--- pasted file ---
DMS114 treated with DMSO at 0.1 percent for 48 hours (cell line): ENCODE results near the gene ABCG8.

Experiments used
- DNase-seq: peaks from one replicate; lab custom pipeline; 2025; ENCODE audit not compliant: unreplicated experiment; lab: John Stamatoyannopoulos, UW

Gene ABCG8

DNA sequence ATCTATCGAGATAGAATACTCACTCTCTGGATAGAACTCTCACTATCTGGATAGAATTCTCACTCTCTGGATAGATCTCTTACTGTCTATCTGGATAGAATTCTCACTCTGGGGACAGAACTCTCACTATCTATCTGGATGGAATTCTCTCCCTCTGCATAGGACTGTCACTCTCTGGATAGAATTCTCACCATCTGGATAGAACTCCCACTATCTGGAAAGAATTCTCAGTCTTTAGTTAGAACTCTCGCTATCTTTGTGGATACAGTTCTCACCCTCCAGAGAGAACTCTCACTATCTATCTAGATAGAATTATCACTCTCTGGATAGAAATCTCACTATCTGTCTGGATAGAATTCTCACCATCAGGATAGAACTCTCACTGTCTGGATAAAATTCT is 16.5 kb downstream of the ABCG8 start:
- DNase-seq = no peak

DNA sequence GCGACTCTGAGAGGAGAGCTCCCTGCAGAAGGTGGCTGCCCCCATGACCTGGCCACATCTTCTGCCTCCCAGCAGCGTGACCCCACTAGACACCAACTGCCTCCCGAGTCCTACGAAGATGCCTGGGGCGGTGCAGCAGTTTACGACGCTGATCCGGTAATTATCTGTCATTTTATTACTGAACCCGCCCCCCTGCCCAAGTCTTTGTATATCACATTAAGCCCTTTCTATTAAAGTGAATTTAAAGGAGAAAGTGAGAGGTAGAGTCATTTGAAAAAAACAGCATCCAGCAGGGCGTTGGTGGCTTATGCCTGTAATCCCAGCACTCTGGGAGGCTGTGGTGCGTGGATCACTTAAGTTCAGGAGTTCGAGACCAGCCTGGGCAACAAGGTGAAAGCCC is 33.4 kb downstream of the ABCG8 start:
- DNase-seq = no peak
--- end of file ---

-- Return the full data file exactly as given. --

DMS114 treated with DMSO at 0.1 percent for 48 hours (cell line): ENCODE results near the gene ABCG8.

Experiments used
- DNase-seq: peaks from one replicate; lab custom pipeline; 2025; ENCODE audit not compliant: unreplicated experiment; lab: John Stamatoyannopoulos, UW

Gene ABCG8

DNA sequence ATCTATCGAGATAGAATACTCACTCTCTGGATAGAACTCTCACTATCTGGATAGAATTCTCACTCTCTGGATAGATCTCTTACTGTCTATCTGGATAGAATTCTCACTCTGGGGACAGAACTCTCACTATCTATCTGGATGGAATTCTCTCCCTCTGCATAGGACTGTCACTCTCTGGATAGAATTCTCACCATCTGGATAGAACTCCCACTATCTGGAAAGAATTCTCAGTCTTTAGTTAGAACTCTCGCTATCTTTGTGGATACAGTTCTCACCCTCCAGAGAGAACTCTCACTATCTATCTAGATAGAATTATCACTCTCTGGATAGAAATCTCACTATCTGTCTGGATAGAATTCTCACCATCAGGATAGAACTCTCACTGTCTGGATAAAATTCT is 16.5 kb downstream of the ABCG8 start:
- DNase-seq = no peak

DNA sequence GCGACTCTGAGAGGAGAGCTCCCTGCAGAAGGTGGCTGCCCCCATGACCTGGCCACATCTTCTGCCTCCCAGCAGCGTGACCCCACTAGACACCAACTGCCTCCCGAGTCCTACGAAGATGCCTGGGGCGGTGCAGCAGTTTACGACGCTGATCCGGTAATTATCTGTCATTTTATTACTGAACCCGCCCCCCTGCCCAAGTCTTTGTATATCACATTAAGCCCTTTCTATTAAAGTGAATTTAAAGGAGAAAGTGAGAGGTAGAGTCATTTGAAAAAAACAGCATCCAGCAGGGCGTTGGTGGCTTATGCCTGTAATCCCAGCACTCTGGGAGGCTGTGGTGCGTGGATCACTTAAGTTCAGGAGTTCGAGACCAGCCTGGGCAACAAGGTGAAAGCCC is 33.4 kb downstream of the ABCG8 start:
- DNase-seq = no peak